Our favorite EDC multi-tools and knives

ARTICLE – I’ve always loved reading about other people’s favorite EDC items, so I thought all of you might like to know what some of us here at the Gadgeteer use on a regular basis. For this team article, I asked everyone to tell me about their favorite knife or multi-tool. See if you can notice a trend.

Julie Strietelmeier

I have a Leatherman Squirt ES4 (image at the top) clipped to the inside of my Tom Bihn Maker’s bag. It goes with me to work every day and I use it regularly for weird little tasks like scoring the peel on an orange, trimming loose threads on clothing, pulling things out of other things with the pliers, etc. A couple of reasons why I chose this particular multi-tool is that it’s small, affordable, and the tools are easily accessible without needing to unfold it first. You can find one for $34.95 on Amazon.

Bob Patterson

These are my favorite EDC knives. The Higo no Kami knife’s history can be traced back to 1896, the product of traditional sword makers who turned to making knives for fishermen. The friction-folding blade is simple and elegant, and are supposedly still made by hand. I have two of these knives in the #10 size (4” long with a 3” blade), and they’re perfect to stash just about anywhere in my bag or pocket. You can find them on Amazon for under $20.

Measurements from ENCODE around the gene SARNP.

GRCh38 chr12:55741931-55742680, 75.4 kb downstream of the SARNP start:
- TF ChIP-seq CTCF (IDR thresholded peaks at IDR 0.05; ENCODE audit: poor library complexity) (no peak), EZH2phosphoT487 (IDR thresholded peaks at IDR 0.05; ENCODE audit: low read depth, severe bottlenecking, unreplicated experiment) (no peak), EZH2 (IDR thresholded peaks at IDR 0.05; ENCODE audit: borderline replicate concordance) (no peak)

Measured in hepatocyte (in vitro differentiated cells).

Andy Jacobs

My favorite EDC multi-tool is the tiny but mighty Leatherman Squirt PS4. When I picked it out years ago, I was looking for a pocket-sized multi-tool that included both pliers and scissors, and the Squirt PS4 was the only one that met that requirement. It also includes a blade, a file with a different roughness on either side, a wire cutter/stripper on the pliers, both a flathead and Phillips head screwdrivers and a split ring to attach it to a keychain or carabiner. Plus, it’s available in several handle colors. Leatherman has packed a lot of function into a small gadget. They are $39.95 on Amazon.

Andy Chen

My EDC multi-tool of choice is the Leatherman Skeletool Damasteel. I’ve owned many multitools, but I always come back to the Skeletool. It’s light (5 oz) and has only what I need: An easy to open blade, pliers, and screwdriver bits. The pocket clip is a perfect finishing touch. This particular limited edition Skeletool variant (discontinued) features a Swedish damasteel blade that holds an edge very well but you can find one without the damasteel blade for $59.95 from Amazon.